By Rebecca Bulnes
By Lee Zimmerman
By Rebecca Bulnes
By S. Pajot
By S. Pajot, Liz Tracy, Kat Bein, & Sean Levisman
By Kat Bein
By Ashley Rogers
Politics and music have always been uneasy bedfellows. On one hand, there is something to be said for musicians who only provide entertainment and, in the process, an escape from the anxiety of politics. On the other hand, it is admirable when musicians use their platform as popular artists to bring awareness to the social injustices of the world.
Maya Arulpragasam falls into the latter category. Arulpragasam (which she shortens to Arul for Western pronunciation purposes) is of Sri Lankan descent. Her father is a member of the Liberation Tigers of Tamil Eelam. For safety reasons, her family fled their homeland for Great Britain more than twenty years ago. Growing up in a South London council estate, not knowing where her father was, brought about a singular persona that she calls M.I.A.
Coming from the same urban wilderness that produced the Streets and Dizzee Rascal -- and putting those two to shame with her ballsy, up-front, unrestrained lyrics and delivery -- M.I.A.'s debut album, Arular (a play on her missing father's code name with the Tamil Tigers) is fearless and aggressive. She knocks listeners unconscious with her snarling, confrontational approach. Her vocal style is part Jamaican dancehall toaster, part dirty American rapper, part monastic Tibetan chanter, and part British jungle MC.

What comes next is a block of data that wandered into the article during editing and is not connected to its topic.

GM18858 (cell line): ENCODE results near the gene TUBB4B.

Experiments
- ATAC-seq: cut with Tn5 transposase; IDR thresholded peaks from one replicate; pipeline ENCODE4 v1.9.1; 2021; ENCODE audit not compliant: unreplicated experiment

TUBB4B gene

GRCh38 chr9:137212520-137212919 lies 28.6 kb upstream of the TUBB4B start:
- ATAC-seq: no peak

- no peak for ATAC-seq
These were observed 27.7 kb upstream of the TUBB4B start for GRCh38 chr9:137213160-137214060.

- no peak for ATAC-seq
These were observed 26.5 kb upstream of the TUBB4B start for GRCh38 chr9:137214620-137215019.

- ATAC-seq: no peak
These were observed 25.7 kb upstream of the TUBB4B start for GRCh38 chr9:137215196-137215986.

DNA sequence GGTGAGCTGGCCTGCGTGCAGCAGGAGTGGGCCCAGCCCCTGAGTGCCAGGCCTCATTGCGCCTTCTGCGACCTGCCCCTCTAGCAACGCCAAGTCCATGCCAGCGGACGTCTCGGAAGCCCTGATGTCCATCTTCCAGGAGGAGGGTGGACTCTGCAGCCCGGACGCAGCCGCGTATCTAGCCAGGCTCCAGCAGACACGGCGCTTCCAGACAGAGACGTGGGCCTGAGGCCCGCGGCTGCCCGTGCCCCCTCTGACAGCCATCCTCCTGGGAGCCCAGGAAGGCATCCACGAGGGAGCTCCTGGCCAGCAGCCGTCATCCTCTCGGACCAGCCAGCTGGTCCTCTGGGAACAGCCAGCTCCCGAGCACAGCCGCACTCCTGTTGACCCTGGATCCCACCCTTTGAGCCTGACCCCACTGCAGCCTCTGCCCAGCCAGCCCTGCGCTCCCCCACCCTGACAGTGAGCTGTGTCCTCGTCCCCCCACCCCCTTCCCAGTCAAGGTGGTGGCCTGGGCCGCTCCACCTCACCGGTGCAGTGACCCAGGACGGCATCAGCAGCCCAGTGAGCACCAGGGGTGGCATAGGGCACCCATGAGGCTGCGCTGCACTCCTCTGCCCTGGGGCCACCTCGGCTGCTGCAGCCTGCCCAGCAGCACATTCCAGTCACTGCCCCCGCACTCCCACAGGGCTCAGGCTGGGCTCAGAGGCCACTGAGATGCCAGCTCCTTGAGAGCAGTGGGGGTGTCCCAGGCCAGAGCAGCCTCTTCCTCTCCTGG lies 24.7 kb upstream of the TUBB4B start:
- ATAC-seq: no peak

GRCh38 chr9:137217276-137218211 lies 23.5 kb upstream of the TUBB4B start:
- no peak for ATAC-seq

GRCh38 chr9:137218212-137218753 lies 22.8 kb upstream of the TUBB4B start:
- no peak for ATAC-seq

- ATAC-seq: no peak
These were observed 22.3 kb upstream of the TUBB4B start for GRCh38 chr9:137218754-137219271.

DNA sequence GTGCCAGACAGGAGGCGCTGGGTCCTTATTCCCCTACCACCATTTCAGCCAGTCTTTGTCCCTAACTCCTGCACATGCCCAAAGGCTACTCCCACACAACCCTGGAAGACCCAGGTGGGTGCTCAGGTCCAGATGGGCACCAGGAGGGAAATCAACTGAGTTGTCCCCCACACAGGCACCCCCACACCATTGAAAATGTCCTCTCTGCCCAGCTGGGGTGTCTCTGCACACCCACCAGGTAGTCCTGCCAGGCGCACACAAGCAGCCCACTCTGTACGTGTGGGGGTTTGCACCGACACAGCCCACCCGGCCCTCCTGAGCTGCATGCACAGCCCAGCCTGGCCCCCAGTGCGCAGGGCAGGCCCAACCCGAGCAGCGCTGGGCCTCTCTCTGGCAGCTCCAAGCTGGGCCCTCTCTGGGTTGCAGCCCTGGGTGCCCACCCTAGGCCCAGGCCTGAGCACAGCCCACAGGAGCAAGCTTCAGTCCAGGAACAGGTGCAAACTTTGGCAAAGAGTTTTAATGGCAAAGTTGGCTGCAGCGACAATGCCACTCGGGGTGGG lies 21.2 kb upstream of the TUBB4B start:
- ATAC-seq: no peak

Discussing the things she feels are the most troublesome, which are usually ignored by the public, M.I.A. guises her serious messages in what sounds like borderline nonsense. Her topics range from teenage prostitution to war, which she spits rough and ready over punky electro rhythms. "London quieting down/I need to make a sound/New York quieting down/I need to make a sound/Kingston quieting down/I need to make a sound," she states over the trumpeting "Bucky Done Gun."
Even though M.I.A. contorts her lyrics, she gets the point across. She twists serious and uncomfortable topics into nursery rhyme babble, making it easier to listen to while the significance of her topics manages to sneak through. At times it's near impossible to understand her words, but as you sing along you realize you knew what she was saying all along.
Sounding rough and unfinished, as if it never made it out of her bedroom before it was pressed up, Arular's raw qualities make it a bold statement. The many colors M.I.A. paints with bring to mind toys made of tin in crowded wholesale shops and Third World markets: noisy, manmade, harsh, discounted -- and difficult to ignore.